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Old Jul 27, 2004, 3:05 AM   #21
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Andy, that one you stacked is really impressive. That's not a small amount of stacking! It was so impressive that I decided to see how much it would sharpen without losing edge. I've reduced it in size because I'm on a slow connection and hope you don't mind me again toying with your creative work. Super panning, and that 120-300 really seems to be doing a great job for you. I brought some of the whites down just a touch as well.


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Old Jul 27, 2004, 7:00 AM   #22
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Norm,

You know you can edit any time you wish. The panning was done with the Canon 300 L f/4. What I did was prefocus on the grass at the right of the picture when I stacked. I should have gone a little farther out. I had some ones that were pretty sharp considering the stack. Panning with the 120-300 and 2x doesn't work. The AF can keep up. That being said, the Canon is perfect for panning w/ no TC attached. It's lightweight and easyto handle. I'm going to try to find some work at Mid-Ohio. They have 6 events from mid-June to early October.

I have no idea how to go about doing that though. My initial thought was to shoot for free for somebody in exchange for credentials. That would allow me to shoot from premium spots and develop some contacts. That's pretty much out of the question now. Basedon the feedback I received on another forum. They're pros and pretty much despise what I was considering... some local shooting etc.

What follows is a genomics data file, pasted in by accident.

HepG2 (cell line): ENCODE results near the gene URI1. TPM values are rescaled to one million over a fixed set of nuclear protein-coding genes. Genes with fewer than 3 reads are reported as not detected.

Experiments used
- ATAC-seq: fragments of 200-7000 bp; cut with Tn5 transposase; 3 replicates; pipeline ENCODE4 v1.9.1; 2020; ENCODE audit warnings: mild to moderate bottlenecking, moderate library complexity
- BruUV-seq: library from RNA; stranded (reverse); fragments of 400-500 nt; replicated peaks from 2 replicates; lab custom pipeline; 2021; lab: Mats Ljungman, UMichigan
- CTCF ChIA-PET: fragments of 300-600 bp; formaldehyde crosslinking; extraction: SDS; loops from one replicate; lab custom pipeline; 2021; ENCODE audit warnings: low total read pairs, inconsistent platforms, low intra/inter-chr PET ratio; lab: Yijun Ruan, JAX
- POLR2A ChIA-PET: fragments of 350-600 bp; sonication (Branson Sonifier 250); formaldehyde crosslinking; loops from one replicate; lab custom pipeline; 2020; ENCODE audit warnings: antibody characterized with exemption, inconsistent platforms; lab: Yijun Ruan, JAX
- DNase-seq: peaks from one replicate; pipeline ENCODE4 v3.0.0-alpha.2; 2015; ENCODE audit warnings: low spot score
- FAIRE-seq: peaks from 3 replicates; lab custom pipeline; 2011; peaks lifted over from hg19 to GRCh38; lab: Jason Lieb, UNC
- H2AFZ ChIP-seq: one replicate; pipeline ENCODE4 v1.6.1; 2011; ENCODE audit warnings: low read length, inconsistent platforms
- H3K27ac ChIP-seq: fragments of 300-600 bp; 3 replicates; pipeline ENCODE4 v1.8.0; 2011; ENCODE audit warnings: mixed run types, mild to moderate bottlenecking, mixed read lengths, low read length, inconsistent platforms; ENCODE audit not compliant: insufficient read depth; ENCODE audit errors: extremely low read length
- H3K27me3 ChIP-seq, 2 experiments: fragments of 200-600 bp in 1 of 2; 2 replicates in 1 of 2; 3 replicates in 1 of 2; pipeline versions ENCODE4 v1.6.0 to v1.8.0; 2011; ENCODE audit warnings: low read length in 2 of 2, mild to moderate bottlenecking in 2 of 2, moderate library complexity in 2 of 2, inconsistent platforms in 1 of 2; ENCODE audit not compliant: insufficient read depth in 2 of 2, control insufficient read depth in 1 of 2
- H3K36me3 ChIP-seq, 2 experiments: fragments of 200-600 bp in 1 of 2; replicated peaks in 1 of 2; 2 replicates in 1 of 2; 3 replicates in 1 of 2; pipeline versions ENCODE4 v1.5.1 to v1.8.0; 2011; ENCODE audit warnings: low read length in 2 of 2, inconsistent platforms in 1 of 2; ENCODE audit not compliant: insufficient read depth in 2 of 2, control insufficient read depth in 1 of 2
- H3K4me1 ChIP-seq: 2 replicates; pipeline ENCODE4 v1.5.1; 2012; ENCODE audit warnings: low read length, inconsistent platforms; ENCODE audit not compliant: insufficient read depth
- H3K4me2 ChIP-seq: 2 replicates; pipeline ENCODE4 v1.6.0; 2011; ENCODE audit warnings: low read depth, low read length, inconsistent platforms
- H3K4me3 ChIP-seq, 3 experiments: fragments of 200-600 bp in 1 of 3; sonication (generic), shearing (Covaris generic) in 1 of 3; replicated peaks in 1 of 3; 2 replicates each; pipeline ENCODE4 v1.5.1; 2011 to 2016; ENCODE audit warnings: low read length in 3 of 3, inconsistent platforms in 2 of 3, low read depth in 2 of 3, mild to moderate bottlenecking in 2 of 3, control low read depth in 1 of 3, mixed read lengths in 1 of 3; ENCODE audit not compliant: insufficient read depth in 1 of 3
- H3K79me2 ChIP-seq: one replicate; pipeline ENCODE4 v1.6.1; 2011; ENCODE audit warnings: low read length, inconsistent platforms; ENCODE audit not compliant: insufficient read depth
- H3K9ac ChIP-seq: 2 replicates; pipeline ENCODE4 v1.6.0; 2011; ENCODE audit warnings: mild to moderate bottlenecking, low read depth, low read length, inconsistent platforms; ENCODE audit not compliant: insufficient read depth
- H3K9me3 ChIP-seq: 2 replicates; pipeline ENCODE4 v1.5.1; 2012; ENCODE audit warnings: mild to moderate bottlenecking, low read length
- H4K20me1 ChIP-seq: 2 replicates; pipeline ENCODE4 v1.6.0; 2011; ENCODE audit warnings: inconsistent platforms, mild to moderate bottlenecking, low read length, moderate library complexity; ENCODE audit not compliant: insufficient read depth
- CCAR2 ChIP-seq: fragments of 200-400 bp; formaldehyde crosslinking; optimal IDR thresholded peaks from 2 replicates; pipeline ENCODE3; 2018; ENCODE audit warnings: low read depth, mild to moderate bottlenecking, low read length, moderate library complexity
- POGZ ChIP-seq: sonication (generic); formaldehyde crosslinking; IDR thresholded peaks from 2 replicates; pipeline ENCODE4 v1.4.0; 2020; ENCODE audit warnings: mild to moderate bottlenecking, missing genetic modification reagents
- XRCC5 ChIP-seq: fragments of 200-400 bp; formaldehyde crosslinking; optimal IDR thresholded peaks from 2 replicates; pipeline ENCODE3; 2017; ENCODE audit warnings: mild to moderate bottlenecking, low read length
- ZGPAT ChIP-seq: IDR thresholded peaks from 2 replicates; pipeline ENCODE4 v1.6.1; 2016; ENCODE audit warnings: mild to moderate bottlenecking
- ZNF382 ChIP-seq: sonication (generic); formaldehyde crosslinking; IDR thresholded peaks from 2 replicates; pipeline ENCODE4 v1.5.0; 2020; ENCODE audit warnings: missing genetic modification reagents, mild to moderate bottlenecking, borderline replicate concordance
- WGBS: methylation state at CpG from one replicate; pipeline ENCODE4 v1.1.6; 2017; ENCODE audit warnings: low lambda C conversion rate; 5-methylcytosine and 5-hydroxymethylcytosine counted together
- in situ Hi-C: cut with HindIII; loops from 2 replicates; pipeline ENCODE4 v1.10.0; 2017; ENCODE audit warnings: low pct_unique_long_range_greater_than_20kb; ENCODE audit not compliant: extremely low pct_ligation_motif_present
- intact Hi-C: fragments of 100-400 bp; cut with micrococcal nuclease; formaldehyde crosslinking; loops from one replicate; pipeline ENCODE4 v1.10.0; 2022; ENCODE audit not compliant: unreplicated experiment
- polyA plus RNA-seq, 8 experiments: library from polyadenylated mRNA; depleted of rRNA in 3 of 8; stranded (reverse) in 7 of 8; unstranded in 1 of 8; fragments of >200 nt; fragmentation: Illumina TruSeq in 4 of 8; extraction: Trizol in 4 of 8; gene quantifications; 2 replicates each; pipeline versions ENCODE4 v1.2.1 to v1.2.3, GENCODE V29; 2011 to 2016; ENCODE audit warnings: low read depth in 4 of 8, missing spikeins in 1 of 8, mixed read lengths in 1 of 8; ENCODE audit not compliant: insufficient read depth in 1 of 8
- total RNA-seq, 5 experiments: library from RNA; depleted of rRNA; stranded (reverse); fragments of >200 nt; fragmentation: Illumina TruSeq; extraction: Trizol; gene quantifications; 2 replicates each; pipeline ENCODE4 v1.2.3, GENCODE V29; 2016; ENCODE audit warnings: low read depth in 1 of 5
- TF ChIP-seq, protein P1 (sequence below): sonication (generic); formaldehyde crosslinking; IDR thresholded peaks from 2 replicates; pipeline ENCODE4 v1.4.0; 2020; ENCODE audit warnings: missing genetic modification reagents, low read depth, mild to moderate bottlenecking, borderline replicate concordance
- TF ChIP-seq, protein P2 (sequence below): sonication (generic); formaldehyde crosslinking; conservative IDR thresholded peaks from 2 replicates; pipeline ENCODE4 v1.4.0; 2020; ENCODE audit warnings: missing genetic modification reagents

There's a car race August 6-8 that I'd like to shoot there. How do I get started?What kind ofa financial arrangement should I be looking atifsomeone does express interest? I just need a starting point. Help!!
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Old Jul 28, 2004, 2:58 AM   #23
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If you can handle the potential negative remarks I'd say your idea for getting "credentials" and exposure would be a good start. Perhaps you might consider first putting together a little portfolio of 10 or 15 of your best photographs to date, find an excellent printer or send them to a professional printshop, and carry the portfolio around with you, going door to door to some of the people involved with the bike races.

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My initial thought was to shoot for free for somebody in exchange for credentials. That would allow me to shoot from premium spots and develop some contacts. That's pretty much out of the question now. Based on the feedback I received on another forum. They're pros and pretty much despise what I was considering...
I'm not quite sure why the above is "out of the question" now. It sounds like a decent direction to take. Why would you say that this is out of the question? Because the pros don't like you messing around in their area? I wonder how many areas they messed around in before they themselves became pros. I think it would be a great way to break the ice, and that's inevitably what you're going to need to do.

I think a carry-around portfolio would be advantageous.

You might consider getting some email addresses and sending out some invitations to a few break-the-ice free photo sessions, even in practice and shooting thebikes sitting still and being worked on, things they could use for promo.

I'd say mess around in as many places as possible and put on a tough outer layer in case a few begin to toss verbal stones at you. Persist and make your work known in any and every way possible, even as you are doing here.
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Old Jul 28, 2004, 6:00 AM   #24
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Norm,

The negativity was exactly the reason I was thinking of dropping the idea, but it has resurfaced. I look at this as an internship of sorts. What's the difference? I sure as heck can't quit my job to do that. I just think there's a lot of harshness toward the people who don't make "a living" professionally doing this. I may of hooked up with a driver for that weekend. I'll keep you posted. Carrying around a stack of 10 picks is a good idea. Thanks.

Andy
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Old Jul 30, 2004, 4:35 PM   #25
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I love the action in those shots.
You can almost sense the speed, very nice.
On some shots it's a bit of a shame you cut some parts off.

Greetings,
Frank
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